Teenagers and young adults need urgent preventive measures that help avoid progression. The same applies to older adults, as Schmorl’s Nodules can progress and cause spinal bone collapse, leading to significant pain and disability. CSC’s chiropractic and physiotherapy center offers holistic therapy options that fix and repairs the cause of your pain. Get in touch with us and discover how our methods of combined care are best for you.

What Are The Treatment Options For Patients With Spine Nodules?

To recover from the aches and pains, you feel with schmorl’s nodes, you need focused therapy measures that address damaged discs, joints, and inflammatory processes that result from Schmorl’s nodes or its associated co-conditions.

Many have told us that the therapy they received didn’t help. Our advice is to get the proper treatment. Get specialized care from people who know what they are doing, not just the general or basic physical therapy or physiotherapy treatments that most centers or hospitals provide.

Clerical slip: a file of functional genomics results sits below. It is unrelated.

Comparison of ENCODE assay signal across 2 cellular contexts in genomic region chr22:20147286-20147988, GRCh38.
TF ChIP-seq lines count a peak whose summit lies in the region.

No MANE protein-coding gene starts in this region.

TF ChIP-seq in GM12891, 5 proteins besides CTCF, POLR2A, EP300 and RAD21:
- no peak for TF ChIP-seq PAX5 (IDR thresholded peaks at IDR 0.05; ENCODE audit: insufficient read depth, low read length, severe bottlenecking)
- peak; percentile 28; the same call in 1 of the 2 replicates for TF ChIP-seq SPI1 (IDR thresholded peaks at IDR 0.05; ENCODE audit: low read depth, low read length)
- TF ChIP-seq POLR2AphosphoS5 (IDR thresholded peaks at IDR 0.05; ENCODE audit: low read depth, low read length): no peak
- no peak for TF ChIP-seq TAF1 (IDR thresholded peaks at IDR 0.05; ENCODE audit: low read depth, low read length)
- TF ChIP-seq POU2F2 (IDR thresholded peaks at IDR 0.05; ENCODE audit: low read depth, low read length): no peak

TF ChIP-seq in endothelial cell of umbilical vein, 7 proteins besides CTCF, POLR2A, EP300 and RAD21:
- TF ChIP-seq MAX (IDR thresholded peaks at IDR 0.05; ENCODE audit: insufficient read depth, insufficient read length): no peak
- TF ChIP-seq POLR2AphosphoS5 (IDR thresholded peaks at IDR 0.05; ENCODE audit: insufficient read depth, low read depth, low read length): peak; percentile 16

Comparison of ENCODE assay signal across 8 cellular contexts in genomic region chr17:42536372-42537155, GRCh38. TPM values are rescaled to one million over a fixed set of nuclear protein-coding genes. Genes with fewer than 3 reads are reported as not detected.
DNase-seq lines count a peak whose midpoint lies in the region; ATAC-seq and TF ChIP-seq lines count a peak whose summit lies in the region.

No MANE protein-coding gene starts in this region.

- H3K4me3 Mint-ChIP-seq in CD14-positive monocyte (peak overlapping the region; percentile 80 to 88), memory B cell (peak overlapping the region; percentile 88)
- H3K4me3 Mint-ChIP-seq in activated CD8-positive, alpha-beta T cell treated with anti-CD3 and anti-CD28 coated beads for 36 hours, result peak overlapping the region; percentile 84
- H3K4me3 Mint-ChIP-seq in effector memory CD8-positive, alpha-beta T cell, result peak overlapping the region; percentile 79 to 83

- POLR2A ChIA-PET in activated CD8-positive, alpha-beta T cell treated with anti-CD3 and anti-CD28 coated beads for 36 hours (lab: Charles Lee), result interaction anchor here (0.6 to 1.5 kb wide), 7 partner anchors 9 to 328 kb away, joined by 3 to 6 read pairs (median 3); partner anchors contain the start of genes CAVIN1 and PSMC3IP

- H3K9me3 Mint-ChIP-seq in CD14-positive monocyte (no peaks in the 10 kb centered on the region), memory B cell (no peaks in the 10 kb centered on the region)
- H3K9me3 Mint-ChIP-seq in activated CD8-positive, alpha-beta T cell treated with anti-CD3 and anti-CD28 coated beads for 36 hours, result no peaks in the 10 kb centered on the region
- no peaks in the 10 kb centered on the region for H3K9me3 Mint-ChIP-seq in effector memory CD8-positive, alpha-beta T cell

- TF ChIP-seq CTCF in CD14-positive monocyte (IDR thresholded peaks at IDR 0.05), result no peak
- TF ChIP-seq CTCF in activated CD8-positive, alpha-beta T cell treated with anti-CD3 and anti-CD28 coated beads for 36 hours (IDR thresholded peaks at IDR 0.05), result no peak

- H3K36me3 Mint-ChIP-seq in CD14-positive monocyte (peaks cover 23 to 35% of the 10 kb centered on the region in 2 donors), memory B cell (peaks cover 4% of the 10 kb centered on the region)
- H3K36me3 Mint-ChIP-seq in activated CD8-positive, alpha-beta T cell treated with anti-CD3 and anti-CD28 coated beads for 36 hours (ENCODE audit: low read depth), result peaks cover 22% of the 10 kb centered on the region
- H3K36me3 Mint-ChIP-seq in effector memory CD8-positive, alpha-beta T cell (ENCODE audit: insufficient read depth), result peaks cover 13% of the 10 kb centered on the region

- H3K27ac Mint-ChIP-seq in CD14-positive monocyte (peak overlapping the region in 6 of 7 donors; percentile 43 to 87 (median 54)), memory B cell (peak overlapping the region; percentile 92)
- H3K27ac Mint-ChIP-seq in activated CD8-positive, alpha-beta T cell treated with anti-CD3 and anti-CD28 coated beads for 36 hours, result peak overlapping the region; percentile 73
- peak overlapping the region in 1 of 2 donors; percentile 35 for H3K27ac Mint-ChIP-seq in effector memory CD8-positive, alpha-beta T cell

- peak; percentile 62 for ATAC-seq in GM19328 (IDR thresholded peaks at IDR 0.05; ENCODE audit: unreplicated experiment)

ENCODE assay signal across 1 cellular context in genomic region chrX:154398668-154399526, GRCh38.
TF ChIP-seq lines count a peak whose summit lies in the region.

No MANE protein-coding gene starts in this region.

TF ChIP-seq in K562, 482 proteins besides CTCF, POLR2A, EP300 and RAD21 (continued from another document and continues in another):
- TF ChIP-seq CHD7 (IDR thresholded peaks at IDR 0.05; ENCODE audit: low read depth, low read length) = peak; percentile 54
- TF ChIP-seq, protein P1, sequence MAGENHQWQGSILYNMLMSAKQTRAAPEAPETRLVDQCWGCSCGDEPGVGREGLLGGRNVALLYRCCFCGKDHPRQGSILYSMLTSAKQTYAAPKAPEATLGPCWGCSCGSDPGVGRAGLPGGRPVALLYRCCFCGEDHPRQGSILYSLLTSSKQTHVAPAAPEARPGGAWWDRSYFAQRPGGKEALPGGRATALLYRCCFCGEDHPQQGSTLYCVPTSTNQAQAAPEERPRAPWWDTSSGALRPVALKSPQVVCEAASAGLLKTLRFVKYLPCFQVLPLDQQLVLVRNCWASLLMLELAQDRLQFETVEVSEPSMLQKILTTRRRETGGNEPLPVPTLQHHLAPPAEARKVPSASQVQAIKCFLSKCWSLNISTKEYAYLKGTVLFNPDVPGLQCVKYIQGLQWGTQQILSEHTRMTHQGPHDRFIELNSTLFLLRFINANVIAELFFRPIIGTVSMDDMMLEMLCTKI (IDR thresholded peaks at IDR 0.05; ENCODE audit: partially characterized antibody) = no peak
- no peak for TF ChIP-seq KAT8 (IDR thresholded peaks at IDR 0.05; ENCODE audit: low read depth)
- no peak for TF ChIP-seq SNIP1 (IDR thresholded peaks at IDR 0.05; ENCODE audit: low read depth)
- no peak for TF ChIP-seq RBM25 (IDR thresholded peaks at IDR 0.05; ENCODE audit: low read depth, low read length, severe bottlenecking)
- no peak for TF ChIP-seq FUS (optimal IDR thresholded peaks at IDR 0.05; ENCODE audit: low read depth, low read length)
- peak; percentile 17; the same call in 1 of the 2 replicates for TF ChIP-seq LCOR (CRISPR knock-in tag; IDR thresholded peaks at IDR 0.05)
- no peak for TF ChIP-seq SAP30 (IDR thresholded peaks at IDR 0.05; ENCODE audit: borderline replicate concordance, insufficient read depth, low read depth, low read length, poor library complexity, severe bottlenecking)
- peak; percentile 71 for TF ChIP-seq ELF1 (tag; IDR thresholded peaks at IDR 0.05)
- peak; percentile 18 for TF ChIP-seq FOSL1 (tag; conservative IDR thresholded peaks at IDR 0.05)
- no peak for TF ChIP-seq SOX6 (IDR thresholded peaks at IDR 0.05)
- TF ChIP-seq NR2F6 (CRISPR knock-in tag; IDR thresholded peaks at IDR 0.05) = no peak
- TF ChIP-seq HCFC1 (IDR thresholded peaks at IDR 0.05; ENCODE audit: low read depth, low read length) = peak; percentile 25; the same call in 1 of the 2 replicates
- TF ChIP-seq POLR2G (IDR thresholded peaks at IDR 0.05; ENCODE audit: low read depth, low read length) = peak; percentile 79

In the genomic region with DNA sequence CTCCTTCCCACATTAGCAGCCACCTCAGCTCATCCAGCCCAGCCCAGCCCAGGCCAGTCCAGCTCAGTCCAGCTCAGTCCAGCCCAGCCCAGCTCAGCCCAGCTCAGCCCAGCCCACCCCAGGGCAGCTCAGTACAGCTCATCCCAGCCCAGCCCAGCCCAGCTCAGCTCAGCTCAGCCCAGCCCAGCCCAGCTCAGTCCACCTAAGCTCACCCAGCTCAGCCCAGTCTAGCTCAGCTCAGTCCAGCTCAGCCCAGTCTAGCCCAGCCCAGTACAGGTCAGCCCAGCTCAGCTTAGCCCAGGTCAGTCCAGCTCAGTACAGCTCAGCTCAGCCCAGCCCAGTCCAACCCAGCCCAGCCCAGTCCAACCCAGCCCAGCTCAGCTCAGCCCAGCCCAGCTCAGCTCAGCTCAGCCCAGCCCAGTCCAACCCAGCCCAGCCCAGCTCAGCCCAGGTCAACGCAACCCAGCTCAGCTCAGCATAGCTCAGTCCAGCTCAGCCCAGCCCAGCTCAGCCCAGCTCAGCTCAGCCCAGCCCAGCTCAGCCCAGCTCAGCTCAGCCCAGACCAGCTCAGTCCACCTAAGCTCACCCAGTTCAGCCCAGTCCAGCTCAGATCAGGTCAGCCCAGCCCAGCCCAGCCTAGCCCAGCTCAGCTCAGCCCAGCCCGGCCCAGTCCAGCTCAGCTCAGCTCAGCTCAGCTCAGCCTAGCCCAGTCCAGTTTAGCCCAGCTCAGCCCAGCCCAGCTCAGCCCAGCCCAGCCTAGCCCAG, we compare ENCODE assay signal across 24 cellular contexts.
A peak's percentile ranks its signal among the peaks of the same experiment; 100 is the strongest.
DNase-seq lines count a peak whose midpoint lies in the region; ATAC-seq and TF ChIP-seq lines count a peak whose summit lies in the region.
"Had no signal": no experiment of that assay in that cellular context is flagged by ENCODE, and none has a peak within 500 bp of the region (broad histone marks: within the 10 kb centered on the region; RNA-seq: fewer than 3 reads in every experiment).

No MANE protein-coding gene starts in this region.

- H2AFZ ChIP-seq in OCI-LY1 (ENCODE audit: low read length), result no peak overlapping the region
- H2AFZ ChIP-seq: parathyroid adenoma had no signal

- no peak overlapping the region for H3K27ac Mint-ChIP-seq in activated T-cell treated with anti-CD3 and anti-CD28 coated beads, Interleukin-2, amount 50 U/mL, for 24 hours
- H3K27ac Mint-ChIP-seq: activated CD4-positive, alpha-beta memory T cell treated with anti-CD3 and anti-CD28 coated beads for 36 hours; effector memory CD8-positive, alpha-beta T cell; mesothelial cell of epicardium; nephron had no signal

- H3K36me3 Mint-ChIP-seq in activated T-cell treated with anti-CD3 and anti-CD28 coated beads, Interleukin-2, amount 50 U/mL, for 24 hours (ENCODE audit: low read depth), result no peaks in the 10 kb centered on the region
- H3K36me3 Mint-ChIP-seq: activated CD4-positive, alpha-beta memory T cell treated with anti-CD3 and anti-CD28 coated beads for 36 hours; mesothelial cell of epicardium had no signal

Although there is no specific treatment for Schmorl’s Nodes, there are things that one diagnosed with such a condition can do to prevent other more spinal severe diseases such as degenerative disc disease, herniated disc (slip-disc or slipped disc), or fragmented disc. Prevention is better than cure, and for those with Schmorl’s Nodes, they need to heed the warning. In short, if you have Schmorl’s Nodes, it would be best for you to partake in a preventive program to avoid the nasty pitfalls of a slipped disc.